Ziggi Ivan Santini's insight:

Scientists have genetically engineered a mouse incapable of becoming addicted to cocaine.

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E-cigarettes ‘far safer’ than smoking, say health experts

E-cigarettes ‘far safer’ than smoking, say health experts | Substance Use and Addiction | Scoop.it

Vaping has been given an emphatic thumbs up by health experts after the first long-term study of its effects in ex-smokers. After six months, people who switched from real to e-cigarettes had far fewer toxins and cancer-causing substances in their bodies than continual smokers, scientists found. Nicotine patches also appeared to be far safer than tobacco products, according to the analysis of saliva and urine samples. Experts hope the findings will reassure would-be quitters who have been confused by mixed messages about the safety of e-cigarettes.

 

See related:

E-cigarettes act as gateway to smoking for teens, scientists warn  http://www.telegraph.co.uk/science/2017/02/07/e-cigarettes-act-gateway-smoking-teens-scientists-warn/?WT.mc_id=tmg_share_tw

Ziggi Ivan Santini's insight:

First long-term study of vaping effects show fewer toxins compared to normal cigarettes.

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Health Benefits Of Alcohol Are Exaggerated And Likely Non-Existent, Suggests Study

Health Benefits Of Alcohol Are Exaggerated And Likely Non-Existent, Suggests Study | Substance Use and Addiction | Scoop.it
New research challenges the idea that alcohol consumption can be healthy in moderation, and instead suggests that these findings are based on skewed data.
Ziggi Ivan Santini's insight:

New research suggests that the relationship between health  and alcohol intake doesn't reflect 'how much' people are drinking, as much as  'who is drinking'.

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Radical ketamine therapy could treat alcohol addiction

Radical ketamine therapy could treat alcohol addiction | Substance Use and Addiction | Scoop.it
Scientists believe that a radical treatment involving the tranquilliser ketamine could help overcome alcohol addiction by “erasing” drink-related memories.
Ziggi Ivan Santini's insight:

A one-off dose of the drug could help alcohol addicts reduce their intake by ‘erasing’ drink-related memories, say psychologists testing treatment.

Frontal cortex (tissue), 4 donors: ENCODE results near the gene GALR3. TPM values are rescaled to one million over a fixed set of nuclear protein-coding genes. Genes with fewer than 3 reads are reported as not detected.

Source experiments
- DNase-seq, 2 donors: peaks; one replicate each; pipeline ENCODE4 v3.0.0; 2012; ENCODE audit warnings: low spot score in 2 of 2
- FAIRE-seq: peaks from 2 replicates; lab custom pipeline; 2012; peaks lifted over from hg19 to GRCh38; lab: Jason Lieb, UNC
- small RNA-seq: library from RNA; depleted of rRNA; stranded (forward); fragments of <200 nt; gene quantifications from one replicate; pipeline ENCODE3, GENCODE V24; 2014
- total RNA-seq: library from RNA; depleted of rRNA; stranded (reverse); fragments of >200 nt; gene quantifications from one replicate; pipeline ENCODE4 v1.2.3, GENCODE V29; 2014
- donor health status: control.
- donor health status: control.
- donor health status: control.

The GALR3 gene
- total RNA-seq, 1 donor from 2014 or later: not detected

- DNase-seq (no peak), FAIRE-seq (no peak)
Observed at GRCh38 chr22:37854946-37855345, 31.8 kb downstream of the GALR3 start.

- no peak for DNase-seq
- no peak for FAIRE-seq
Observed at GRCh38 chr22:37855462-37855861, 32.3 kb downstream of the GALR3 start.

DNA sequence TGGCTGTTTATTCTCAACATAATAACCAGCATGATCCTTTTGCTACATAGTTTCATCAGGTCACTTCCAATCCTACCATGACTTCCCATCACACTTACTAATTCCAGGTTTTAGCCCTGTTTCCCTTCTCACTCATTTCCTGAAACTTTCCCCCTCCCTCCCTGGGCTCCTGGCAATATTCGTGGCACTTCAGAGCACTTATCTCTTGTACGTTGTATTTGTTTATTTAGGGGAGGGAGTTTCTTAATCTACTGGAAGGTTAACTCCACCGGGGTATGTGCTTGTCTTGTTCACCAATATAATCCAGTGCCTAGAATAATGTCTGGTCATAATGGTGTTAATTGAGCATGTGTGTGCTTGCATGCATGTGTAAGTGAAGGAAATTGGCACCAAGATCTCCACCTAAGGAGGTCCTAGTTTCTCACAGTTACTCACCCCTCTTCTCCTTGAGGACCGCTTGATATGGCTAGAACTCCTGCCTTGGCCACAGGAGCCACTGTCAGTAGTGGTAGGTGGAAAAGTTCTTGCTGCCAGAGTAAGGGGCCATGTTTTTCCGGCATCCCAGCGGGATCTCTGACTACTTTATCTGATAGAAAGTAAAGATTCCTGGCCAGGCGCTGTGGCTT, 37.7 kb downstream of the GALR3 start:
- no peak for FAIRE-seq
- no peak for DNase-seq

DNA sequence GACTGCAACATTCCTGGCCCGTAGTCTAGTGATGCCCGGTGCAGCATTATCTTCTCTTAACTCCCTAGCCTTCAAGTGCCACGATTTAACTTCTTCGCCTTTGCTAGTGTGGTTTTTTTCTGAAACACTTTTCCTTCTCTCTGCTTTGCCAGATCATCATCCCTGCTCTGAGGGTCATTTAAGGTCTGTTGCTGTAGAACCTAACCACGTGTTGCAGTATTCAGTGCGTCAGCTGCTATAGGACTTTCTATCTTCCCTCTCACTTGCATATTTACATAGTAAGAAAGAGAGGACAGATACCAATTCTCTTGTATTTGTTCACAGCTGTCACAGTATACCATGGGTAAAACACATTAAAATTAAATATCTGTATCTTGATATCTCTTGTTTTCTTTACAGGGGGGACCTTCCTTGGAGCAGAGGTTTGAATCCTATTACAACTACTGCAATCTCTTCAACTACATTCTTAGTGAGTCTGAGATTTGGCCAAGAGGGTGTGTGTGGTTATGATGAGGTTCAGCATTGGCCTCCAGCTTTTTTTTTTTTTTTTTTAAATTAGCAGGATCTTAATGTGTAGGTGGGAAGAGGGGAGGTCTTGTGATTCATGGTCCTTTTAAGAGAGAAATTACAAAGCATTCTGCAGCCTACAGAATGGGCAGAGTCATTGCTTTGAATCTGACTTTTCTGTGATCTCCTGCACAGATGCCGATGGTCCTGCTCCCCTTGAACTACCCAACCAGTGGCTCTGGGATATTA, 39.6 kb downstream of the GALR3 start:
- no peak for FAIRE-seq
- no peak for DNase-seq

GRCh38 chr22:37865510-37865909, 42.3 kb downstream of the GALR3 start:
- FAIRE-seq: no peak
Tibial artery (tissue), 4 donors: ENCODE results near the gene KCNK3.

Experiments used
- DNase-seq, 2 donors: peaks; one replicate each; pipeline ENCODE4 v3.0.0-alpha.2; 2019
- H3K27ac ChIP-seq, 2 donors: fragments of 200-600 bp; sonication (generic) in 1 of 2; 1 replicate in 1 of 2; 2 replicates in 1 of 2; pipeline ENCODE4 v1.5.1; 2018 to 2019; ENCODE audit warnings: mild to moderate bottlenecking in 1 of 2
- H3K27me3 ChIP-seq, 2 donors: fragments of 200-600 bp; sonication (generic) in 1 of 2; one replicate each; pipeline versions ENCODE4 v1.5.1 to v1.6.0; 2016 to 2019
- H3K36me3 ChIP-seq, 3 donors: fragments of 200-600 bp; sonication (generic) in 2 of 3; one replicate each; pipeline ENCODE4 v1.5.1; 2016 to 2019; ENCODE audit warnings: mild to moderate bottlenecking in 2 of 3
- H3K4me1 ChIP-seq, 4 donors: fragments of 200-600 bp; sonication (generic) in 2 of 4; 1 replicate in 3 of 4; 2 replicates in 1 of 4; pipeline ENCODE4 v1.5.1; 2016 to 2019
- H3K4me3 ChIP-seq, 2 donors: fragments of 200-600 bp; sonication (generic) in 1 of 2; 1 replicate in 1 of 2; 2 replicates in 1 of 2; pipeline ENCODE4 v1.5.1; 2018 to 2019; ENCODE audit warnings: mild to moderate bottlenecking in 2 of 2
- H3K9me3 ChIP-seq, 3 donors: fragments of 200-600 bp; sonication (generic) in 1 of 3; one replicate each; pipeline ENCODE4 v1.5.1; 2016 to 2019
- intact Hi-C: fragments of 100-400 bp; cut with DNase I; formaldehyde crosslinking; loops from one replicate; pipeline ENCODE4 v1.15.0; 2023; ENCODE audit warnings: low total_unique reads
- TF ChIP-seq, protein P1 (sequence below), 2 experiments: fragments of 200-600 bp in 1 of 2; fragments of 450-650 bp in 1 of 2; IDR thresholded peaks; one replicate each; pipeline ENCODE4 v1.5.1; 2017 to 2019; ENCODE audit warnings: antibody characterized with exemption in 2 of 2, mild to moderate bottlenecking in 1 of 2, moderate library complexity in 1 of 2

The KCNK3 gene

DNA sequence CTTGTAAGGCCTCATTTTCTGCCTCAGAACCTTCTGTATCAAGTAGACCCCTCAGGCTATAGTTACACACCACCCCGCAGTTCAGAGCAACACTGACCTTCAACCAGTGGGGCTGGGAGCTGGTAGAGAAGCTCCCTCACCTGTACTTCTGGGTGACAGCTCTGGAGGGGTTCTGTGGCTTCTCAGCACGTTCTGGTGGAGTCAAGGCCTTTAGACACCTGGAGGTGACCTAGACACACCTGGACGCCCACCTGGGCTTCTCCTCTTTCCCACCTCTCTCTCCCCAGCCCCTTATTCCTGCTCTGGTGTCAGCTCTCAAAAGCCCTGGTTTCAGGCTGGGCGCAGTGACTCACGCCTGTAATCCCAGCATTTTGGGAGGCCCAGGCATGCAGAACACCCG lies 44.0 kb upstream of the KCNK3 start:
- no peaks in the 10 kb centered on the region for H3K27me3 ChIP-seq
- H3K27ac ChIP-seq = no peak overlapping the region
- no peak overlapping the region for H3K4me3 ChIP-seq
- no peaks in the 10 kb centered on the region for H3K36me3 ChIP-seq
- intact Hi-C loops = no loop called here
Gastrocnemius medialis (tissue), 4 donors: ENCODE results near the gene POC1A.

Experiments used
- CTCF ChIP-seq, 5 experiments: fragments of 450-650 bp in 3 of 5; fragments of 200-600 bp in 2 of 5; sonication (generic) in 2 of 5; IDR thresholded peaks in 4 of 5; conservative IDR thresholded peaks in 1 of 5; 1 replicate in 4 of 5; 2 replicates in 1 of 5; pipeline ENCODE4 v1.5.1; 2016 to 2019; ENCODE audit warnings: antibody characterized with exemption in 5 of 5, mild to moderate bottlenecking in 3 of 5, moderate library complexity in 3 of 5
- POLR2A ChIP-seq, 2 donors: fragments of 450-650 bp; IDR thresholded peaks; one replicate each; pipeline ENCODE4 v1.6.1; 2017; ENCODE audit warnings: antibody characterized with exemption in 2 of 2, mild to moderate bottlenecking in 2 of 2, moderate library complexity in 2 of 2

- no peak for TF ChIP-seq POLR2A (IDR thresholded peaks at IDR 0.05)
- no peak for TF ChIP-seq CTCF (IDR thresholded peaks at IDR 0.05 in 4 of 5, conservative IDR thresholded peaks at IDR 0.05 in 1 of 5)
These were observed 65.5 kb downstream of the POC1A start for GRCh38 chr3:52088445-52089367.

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Minimum alcohol pricing gets backing of UK government's health advisers

Minimum alcohol pricing gets backing of UK government's health advisers | Substance Use and Addiction | Scoop.it
New evidence commissioned by the government from its own health advisers has concluded that ministers should introduce minimum unit pricing of alcohol to tackle the grim medical, economic and social toll of drink-related harm.
Ziggi Ivan Santini's insight:

UK study has found that alcohol is now the biggest killer of people aged between 15 and 49 in England. It accounts for 167,000 years of lost productivity every year and is a factor in more than 200 different illnesses. It leads to such huge harm that the lost economic activity it produces, through early death and disability among workers, is more than that for the 10 most common cancers combined. Governments would do well to introduce minimum unit pricing.

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High-Risk Drinking, Alcohol Use Disorder Rises Significantly Over Past Decade

High-Risk Drinking, Alcohol Use Disorder Rises Significantly Over Past Decade | Substance Use and Addiction | Scoop.it
“Increases in all of these outcomes were greatest among women, older adults, racial/ethnic minorities, and individuals with lower educational level and family income,” Bridget F. Grant, Ph.D., of the National Institute on Alcohol Abuse and Alcoholism (NIAAA) and colleagues wrote.
Ziggi Ivan Santini's insight:

Between 2001-2002 and 2012-2013, the percentage of U.S. adults who engaged in regular high-risk drinking increased by almost 30%, and the percentage of people meeting criteria for alcohol use disorder (AUD) grew by 49.4%, according to a report published today in JAMA Psychiatry.

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Even moderate drinking can damage the brain, claim researchers

Even moderate drinking can damage the brain, claim researchers | Substance Use and Addiction | Scoop.it